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Influx of Multidrug-Resistant, Gram-Negative Bacteria in the Hospital Setting and the Role of Elderly Patients With Bacterial Bloodstream Infection

  • Aurora Pop-Vicas (a1), E. Tacconelli (a2), Stefan Gravenstein (a3), Bing Lu (a4) and Erika M. C. D'Agata (a5)...

Multidrug-resistant (MDR) gram-negative bacteria are reported increasingly frequently among isolates recovered from elderly patients. The clinical epidemiology of bloodstream infection (BSI) due to MDR gram-negative bacteria among elderly patients is unknown.


To characterize the clinical epidemiology of BSI due to MDR gram-negative bacteria among elderly patients at hospital admission in an effort to provide a greater understanding of these serious infections and ultimately to improve patient outcomes.


Case-control study.


Tertiary care hospital in Boston, Massachusetts.


Patients 65 years of age and older.


From 1999 to 2007, computerized medical records were reviewed for BSI due to MDR gram-negative bacteria within 48 hours of hospital admission. Risk factors for BSI due to these bacteria were identified.


MDR gram-negative bacteria were recovered from 61 (8%) of 724 elderly patients with BSI caused by gram-negative bacteria. Over the -year study period, the percentage of MDR gram-negative bacteria among bloodstream isolates increased from 2 (1%) of 199 to 34 (16%) of 216. Empiric therapy was ineffective for 38 (63%) of 60 patients with BSI caused by MDR gram-negative bacteria. The variables independently associated with BSI due to these bacteria were as follows: residency in a long-term care facility (odds ratio [OR], 4.9 [95% confidence interval {CI} 1.6–14.9]; P = .006), presence of an invasive device (OR, 6.0 [95% CI, 1.5–23.5]; P = .01), severe sepsis (OR, 7.9 [95% CI, 1.7–37.1]; P = .009), and delayed initiation of effective therapy (OR, 12.8 [95% CI, 3.9–41.1]; P<.001).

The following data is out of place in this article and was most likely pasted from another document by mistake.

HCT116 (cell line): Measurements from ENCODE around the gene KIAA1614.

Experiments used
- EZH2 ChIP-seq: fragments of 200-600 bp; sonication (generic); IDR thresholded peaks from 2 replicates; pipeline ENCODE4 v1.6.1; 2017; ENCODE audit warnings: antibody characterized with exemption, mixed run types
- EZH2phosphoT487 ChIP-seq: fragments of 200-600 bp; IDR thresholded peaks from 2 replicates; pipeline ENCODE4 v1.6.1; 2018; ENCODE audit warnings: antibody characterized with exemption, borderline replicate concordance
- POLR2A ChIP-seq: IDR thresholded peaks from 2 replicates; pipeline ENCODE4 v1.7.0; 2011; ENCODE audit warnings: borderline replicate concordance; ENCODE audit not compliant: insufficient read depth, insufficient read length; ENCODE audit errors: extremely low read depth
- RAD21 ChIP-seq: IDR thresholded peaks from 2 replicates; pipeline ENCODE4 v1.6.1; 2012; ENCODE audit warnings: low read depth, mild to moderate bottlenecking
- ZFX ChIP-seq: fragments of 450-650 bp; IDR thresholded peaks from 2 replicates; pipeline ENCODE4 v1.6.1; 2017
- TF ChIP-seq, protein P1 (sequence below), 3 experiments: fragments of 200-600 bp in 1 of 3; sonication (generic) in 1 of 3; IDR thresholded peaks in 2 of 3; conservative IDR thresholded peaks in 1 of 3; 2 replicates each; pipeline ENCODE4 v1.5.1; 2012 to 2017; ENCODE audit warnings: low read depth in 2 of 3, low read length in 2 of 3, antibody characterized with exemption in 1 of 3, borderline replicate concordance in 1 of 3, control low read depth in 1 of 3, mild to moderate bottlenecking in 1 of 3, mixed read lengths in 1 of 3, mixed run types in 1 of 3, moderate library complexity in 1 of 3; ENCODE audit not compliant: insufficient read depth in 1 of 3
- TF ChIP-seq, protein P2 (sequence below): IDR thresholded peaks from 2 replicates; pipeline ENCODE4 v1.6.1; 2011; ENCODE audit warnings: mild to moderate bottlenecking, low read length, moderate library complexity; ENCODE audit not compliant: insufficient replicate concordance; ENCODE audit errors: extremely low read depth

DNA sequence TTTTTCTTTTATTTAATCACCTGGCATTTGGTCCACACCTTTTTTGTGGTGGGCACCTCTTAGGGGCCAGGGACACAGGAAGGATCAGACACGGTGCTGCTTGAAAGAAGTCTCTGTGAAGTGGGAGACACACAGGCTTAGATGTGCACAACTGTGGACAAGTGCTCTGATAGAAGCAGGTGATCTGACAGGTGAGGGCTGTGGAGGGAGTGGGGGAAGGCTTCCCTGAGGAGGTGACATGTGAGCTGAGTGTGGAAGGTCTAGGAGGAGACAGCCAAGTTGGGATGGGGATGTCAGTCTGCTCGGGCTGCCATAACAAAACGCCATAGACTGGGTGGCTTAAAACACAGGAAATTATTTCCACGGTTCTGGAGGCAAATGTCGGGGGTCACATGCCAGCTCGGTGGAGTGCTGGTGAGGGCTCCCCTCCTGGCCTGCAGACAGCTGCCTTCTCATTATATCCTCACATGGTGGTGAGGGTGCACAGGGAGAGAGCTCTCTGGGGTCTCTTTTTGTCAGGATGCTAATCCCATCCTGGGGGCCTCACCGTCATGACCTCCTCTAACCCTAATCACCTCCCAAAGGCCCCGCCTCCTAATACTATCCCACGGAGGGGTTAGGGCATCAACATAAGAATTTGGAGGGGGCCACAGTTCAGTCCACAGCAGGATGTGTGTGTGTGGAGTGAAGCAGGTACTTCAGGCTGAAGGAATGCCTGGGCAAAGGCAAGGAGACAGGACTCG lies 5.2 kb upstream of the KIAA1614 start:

The 16-fold increase in BSI due to MDR gram-negative bacteria at hospital admission among elderly patients, especially among those who resided in long-term care facilities prior to admission, contributes further to the expanding body of evidence that these patients are the main reservoirs of MDR gram-negative bacteria. Given their contribution to the influx of antimicrobial-resistant bacteria in the hospital setting, infection control interventions that target this high-risk group need to be considered.

Corresponding author
Beth Israel Deaconess Medical Center, Division of Infectious Diseases, 330 Brookline Ave., East Campus Mailstop SL-435G, Boston, MA 02215 (
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Infection Control & Hospital Epidemiology
  • ISSN: 0899-823X
  • EISSN: 1559-6834
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